What’s your mental map of the world? Do you imagine countries as jagged shapes, in pastel colours with printed names? Or do you envisage a panoply of people and landscapes? Do you hear the local music and language, and smell the food? And is your picture based on books and movies, or firsthand experience?
Europeans often criticise Americans for mixing up, say, Slovenia and Slovakia. But how many of those critics could correctly name and label all the US states?* Perhaps, though, you’re a seasoned traveller, with a Google-map brain. Yet how would you fare on French literature? Or astronomy? Or the Icelandic legal system?
We’re all trapped in our own bubbles. We know this from the polarised reaction to world events, such as Brexit and the election of Donald Trump. But how often do we consider that all our colleagues or clients also carry around different mental maps of how things should be done?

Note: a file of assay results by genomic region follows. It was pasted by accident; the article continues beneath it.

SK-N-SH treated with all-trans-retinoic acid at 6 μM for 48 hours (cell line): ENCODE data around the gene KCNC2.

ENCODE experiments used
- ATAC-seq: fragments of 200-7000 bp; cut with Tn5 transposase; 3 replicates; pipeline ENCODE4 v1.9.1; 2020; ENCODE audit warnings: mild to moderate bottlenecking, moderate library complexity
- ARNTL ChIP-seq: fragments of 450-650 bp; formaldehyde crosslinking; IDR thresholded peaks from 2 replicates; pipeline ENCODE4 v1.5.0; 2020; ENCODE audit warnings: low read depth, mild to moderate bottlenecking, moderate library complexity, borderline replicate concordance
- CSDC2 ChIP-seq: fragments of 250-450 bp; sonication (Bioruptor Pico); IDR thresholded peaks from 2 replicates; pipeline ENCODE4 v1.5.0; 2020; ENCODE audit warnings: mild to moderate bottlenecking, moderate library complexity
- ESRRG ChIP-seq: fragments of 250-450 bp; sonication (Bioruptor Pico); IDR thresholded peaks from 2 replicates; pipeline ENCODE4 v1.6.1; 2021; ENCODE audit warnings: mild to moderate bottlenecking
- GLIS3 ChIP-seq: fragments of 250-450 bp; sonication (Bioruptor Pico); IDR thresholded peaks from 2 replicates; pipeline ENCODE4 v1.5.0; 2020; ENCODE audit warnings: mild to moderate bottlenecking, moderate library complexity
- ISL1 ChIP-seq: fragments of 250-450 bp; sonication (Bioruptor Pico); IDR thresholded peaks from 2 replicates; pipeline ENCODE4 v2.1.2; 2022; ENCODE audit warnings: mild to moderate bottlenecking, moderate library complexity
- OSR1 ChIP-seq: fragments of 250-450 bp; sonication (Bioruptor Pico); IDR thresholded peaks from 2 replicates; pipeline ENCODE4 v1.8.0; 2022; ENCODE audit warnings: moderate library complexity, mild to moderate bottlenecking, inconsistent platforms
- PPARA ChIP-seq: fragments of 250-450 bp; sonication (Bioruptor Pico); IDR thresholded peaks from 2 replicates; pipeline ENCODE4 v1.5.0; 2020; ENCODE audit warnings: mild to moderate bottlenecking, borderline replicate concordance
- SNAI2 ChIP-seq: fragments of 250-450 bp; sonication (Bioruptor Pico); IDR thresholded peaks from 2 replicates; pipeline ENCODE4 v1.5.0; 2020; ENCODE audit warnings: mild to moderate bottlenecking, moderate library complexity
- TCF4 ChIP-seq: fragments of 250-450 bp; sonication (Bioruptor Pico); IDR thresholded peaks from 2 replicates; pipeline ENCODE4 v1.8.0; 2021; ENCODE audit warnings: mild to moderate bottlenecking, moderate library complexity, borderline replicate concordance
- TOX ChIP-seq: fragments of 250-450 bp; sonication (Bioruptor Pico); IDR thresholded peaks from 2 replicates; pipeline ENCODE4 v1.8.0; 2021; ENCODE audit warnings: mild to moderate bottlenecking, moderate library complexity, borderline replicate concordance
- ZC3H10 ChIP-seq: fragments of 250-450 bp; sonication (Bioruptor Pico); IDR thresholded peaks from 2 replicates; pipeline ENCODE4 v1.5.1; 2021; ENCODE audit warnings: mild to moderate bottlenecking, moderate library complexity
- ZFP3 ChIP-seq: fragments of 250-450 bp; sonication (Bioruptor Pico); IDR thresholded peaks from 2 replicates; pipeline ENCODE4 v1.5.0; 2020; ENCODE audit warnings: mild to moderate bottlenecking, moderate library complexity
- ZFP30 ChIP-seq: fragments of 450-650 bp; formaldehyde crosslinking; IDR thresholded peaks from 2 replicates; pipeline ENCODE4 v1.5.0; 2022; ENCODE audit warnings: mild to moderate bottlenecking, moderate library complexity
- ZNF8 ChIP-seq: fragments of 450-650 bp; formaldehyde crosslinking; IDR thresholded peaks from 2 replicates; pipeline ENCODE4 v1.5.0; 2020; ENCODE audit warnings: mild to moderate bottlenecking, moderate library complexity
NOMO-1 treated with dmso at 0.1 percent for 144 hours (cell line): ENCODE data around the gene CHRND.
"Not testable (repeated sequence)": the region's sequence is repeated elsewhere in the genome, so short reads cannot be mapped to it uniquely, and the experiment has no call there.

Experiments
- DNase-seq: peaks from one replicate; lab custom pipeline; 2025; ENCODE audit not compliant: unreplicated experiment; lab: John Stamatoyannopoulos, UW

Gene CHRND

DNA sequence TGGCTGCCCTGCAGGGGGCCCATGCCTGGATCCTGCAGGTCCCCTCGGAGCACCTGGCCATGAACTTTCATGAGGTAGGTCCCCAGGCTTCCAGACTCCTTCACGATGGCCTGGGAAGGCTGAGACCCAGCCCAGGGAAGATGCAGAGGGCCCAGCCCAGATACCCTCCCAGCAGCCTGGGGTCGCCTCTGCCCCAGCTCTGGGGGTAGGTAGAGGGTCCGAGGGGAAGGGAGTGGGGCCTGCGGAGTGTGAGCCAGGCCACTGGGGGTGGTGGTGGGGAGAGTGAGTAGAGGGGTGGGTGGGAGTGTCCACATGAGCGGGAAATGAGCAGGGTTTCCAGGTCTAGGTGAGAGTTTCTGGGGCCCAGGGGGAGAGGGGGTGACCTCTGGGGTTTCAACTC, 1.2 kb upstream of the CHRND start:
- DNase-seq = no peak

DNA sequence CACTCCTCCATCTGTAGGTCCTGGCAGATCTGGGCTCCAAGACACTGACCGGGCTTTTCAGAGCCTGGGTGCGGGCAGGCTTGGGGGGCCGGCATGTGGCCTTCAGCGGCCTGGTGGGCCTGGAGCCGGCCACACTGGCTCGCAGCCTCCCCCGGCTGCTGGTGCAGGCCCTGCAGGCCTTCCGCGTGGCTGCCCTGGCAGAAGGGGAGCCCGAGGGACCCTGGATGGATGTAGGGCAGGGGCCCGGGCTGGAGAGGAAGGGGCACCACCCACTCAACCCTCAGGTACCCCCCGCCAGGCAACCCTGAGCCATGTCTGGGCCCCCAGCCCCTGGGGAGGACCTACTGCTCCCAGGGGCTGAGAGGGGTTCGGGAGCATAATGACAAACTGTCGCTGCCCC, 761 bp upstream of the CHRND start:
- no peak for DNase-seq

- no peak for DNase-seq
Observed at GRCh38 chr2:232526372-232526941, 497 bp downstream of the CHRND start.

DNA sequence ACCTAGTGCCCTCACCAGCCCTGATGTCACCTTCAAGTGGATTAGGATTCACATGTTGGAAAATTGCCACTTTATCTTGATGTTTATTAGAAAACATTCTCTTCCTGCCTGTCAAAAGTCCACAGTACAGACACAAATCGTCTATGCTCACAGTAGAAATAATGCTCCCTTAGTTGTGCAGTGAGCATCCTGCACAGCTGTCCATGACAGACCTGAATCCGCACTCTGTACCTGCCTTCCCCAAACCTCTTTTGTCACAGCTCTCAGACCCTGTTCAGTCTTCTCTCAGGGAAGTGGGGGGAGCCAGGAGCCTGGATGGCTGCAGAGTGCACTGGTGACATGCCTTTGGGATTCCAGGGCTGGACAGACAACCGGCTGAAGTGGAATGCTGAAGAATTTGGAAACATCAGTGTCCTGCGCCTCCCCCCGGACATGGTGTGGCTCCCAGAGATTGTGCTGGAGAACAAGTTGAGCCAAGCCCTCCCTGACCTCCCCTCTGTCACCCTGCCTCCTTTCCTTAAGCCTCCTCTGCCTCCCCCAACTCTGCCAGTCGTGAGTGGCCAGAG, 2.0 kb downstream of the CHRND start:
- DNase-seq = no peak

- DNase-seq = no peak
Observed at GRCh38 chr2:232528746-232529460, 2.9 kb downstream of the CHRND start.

What I personally don’t know literally fills libraries. (And I don’t use the word literally lightly.) But that’s true for all of us. The last person to have read every book in existence was supposed to be Samuel Taylor Coleridge. Even in the 19th century, though, with millions of books in print, that was a patent exaggeration. No one can have read everything. And no one knows everything.
Our mental maps (or models) are vital in helping us sort what we know into categories we can access. Most of the time we can get by well enough with the knowledge we have. Until we can’t.
So in a world where everything seems to be moving faster, how do we keep up with new ideas? And do we even need them? Don’t the old ideas still work?
The short answer is ‘no’.
“We can usually get by well enough with the knowledge we have.
Until we can’t.”